The book’s body chapters fall in two parts. The first develops a critical account of total war discourse and addresses the resistant potential of acts, including acts of writing, before a future that looks barred or predetermined by war. Part two shifts the focus to long interwar narratives that pit both their scale and their formal turbulence against total war’s portrait of (p.318) the social totality, producing both ripostes and alternatives to that portrait in the practice of literary encyclopedism.

Chapter 1, “On the Partiality of Total War,” uncovers the first uses of the expression “la guerre totale” in 1916, in Léon Daudet’s far-right French wartime journalism, and tracks the concept forward through interwar air power theory to present-day military historiography. Analyses of internal Royal Air Force material and 1920s RAF air shows in England and Iraq bring to light connections between total war and colonial violence and the mediating role of race in these linkages. The chapter’s broad analysis is wound around the armature of a complex interwar figure: L. E. O. Charlton, the RAF officer who, having set out for the Iraqi protectorate in 1922 (with a new copy of James Joyce’s Ulysses under his arm, no less), resigned from his post a year later to protest British bombing policies in the region. Chapter 1 concludes with a discussion of Charlton’s subsequent air power writings and his imperial fiction, Near East Adventure (1934), a story about a pair of British runaways who are given shelter by Bedouins and are the sole survivors of an RAF raid that kills their hosts. The apparent contradictions between Charlton’s conscientious objection and his later air power advocacy, I argue, help make visible the imperial system of differential legal protection and violence exposure that was cemented by Britain during the interwar period.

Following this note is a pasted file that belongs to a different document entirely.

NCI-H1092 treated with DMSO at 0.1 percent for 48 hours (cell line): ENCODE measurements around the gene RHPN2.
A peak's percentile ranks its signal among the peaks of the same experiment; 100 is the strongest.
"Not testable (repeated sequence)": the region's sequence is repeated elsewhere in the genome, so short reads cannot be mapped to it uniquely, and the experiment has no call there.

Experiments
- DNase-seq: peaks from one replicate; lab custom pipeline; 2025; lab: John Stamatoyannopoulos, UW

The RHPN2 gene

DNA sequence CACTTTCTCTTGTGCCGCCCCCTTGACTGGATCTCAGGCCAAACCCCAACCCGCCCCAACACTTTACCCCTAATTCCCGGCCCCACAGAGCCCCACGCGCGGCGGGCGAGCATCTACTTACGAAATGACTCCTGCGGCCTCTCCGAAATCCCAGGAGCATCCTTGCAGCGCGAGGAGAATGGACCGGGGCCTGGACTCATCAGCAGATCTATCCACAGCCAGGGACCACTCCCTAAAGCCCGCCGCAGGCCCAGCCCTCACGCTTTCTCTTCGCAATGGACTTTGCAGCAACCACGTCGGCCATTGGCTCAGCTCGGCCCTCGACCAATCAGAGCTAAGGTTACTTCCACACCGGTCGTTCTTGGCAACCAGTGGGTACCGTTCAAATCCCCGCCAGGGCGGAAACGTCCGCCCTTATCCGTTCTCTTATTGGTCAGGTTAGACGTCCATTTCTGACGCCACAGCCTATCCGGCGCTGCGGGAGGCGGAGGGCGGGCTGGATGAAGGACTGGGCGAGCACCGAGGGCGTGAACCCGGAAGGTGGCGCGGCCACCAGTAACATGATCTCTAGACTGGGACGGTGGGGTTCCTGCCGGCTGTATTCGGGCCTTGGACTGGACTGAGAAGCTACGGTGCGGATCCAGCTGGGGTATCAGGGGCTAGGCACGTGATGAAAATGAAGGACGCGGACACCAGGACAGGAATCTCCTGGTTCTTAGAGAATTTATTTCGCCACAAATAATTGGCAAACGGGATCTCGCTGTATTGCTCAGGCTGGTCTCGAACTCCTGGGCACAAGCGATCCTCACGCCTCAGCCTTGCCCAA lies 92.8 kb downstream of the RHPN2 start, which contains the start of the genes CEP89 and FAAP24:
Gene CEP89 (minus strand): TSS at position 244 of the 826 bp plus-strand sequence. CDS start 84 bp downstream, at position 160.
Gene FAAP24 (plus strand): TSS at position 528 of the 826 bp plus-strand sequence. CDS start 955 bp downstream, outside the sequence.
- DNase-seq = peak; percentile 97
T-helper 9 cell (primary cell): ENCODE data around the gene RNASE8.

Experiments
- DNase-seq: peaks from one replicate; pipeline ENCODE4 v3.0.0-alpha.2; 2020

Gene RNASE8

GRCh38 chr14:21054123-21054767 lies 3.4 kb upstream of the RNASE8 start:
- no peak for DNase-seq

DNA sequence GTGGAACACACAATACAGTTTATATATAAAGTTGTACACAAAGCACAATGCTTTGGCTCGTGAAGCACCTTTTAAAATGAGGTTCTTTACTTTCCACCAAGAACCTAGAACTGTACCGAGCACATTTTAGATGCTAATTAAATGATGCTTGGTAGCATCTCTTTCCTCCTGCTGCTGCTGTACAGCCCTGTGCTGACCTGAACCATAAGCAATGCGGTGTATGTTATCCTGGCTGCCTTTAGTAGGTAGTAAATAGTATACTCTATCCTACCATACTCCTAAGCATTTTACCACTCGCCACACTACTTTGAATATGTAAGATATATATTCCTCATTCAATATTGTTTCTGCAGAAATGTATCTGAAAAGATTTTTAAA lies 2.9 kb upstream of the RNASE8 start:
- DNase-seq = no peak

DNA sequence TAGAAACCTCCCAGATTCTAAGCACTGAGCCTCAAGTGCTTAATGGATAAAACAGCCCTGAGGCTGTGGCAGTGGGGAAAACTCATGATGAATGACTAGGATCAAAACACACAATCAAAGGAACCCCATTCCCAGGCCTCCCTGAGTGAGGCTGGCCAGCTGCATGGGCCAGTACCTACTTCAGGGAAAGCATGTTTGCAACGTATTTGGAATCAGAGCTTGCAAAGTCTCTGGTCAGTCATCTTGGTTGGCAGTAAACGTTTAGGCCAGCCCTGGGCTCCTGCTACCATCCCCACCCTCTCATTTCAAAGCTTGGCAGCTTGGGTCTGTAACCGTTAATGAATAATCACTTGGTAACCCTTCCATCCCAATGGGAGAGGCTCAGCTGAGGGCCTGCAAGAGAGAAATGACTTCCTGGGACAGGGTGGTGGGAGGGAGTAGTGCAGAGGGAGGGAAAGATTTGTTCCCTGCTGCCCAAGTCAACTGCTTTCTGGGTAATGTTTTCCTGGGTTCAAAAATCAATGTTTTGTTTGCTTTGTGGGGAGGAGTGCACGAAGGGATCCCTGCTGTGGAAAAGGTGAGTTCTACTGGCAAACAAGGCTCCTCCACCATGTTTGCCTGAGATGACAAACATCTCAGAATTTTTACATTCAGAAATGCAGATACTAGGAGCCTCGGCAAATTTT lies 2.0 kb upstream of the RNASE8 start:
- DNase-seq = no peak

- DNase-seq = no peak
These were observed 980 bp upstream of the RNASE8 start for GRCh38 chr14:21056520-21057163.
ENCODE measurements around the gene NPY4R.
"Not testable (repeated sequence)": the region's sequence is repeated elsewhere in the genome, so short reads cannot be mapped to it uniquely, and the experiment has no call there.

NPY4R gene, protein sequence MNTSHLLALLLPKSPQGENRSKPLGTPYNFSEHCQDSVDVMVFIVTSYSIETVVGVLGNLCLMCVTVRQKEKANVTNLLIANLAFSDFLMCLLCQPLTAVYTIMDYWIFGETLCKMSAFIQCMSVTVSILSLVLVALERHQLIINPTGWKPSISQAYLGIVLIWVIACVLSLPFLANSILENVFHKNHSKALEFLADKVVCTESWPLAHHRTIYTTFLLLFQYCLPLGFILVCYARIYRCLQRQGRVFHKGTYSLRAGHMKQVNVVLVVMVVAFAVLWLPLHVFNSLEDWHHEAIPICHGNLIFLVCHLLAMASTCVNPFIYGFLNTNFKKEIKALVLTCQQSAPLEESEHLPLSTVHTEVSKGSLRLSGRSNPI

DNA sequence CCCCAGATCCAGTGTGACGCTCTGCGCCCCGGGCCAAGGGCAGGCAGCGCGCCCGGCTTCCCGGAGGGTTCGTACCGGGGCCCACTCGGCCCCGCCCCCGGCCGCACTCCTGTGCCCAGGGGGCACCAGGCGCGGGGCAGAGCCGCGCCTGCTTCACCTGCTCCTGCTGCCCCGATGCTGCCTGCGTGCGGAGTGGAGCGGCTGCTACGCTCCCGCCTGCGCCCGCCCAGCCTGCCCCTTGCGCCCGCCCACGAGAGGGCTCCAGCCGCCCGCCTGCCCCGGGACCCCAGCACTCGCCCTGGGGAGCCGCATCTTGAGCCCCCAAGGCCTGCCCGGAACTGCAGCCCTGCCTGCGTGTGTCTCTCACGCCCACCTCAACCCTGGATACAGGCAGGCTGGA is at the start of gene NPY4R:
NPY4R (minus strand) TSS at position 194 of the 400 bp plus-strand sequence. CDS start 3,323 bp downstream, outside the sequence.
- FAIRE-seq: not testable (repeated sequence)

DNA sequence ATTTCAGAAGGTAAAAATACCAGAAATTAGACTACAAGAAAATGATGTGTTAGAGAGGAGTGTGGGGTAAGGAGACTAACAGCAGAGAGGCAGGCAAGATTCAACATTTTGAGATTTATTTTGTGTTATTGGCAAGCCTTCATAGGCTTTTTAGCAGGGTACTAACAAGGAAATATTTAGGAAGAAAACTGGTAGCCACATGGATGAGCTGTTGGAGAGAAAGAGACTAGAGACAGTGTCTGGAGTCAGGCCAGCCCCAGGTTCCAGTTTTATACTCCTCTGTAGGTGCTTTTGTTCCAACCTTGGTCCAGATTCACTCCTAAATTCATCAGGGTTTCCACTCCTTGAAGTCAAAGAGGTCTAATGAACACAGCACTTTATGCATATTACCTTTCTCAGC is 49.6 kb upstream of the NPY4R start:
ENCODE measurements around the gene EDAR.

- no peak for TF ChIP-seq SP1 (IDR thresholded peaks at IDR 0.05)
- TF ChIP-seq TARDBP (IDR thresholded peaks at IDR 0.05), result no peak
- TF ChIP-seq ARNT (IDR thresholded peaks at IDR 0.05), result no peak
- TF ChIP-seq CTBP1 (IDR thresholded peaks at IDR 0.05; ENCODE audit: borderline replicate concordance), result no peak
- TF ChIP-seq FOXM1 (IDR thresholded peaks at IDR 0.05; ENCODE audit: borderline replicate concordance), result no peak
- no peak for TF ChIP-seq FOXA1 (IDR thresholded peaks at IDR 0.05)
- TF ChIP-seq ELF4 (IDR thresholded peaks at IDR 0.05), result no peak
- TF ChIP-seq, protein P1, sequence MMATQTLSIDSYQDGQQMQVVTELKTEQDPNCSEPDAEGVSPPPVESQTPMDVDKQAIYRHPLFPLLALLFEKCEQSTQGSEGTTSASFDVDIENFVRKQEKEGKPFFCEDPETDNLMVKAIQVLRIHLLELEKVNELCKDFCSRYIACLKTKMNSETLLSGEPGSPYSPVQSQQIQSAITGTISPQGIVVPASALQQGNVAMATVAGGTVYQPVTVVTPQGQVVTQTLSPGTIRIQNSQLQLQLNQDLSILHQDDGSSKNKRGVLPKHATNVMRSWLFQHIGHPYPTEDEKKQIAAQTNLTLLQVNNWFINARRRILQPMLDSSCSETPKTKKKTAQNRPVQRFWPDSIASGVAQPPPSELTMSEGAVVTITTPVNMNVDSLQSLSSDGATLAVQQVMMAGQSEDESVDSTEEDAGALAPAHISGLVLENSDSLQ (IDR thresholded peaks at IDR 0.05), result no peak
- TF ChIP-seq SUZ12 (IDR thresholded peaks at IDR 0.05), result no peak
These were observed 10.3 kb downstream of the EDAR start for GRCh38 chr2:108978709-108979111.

Chapter 2, “Perpetual Suspense: Virginia Woolf’s Wartime Gothic,” reads a constellation of Woolf’s writings—particularly “The Mark on the Wall”(1917), Mrs. Dalloway (1925), The Years (1937), and “Thoughts on Peace in an Air Raid” (1940)—as attempts to grapple with imminent, as opposed to bygone, military violence. In rejecting what she called “the thrall of plot,” Woolf condemned suspense less as a Victorian narrative convention than as a permanent condition of militarized geopolitics. At the same time, through a strain of her fiction I call wartime gothic, she experimented with ways to encode, thematize, and even transmit that geopolitical suspense. Yet while her diaries, essays, and fiction dwell on the air raid and cognate scenes of future-conditional violence, they do not plead for a release from suspense under any conditions. Instead, they explore the prospect of new collectivities, intimacies, and forms of expression under threat. And, in some of Woolf’s most radically feminist writing, they refuse a future unbarred on despotic, deplorable terms. By 1938, when Mumford was identifying a “collective psychosis” wrought by urban war anxiety, Woolf had spent the better part of twenty years attending equally to that condition and to its collective dimensions and ramifications, its way of both threatening and producing communal experience.